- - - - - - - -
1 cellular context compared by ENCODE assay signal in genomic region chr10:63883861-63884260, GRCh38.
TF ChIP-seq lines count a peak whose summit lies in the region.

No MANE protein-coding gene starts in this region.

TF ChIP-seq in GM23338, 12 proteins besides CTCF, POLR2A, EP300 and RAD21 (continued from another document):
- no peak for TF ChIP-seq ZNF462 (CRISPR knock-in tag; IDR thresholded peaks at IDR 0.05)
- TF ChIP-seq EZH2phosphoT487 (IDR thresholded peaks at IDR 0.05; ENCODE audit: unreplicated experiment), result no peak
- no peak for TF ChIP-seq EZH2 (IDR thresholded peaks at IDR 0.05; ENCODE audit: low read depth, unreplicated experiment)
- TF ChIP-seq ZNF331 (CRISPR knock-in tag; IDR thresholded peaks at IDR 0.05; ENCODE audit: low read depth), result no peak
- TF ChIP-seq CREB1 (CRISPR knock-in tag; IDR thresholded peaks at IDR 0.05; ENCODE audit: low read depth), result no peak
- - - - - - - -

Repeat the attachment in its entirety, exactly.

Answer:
1 cellular context compared by ENCODE assay signal in genomic region chr10:63883861-63884260, GRCh38.
TF ChIP-seq lines count a peak whose summit lies in the region.

No MANE protein-coding gene starts in this region.

TF ChIP-seq in GM23338, 12 proteins besides CTCF, POLR2A, EP300 and RAD21 (continued from another document):
- no peak for TF ChIP-seq ZNF462 (CRISPR knock-in tag; IDR thresholded peaks at IDR 0.05)
- TF ChIP-seq EZH2phosphoT487 (IDR thresholded peaks at IDR 0.05; ENCODE audit: unreplicated experiment), result no peak
- no peak for TF ChIP-seq EZH2 (IDR thresholded peaks at IDR 0.05; ENCODE audit: low read depth, unreplicated experiment)
- TF ChIP-seq ZNF331 (CRISPR knock-in tag; IDR thresholded peaks at IDR 0.05; ENCODE audit: low read depth), result no peak
- TF ChIP-seq CREB1 (CRISPR knock-in tag; IDR thresholded peaks at IDR 0.05; ENCODE audit: low read depth), result no peak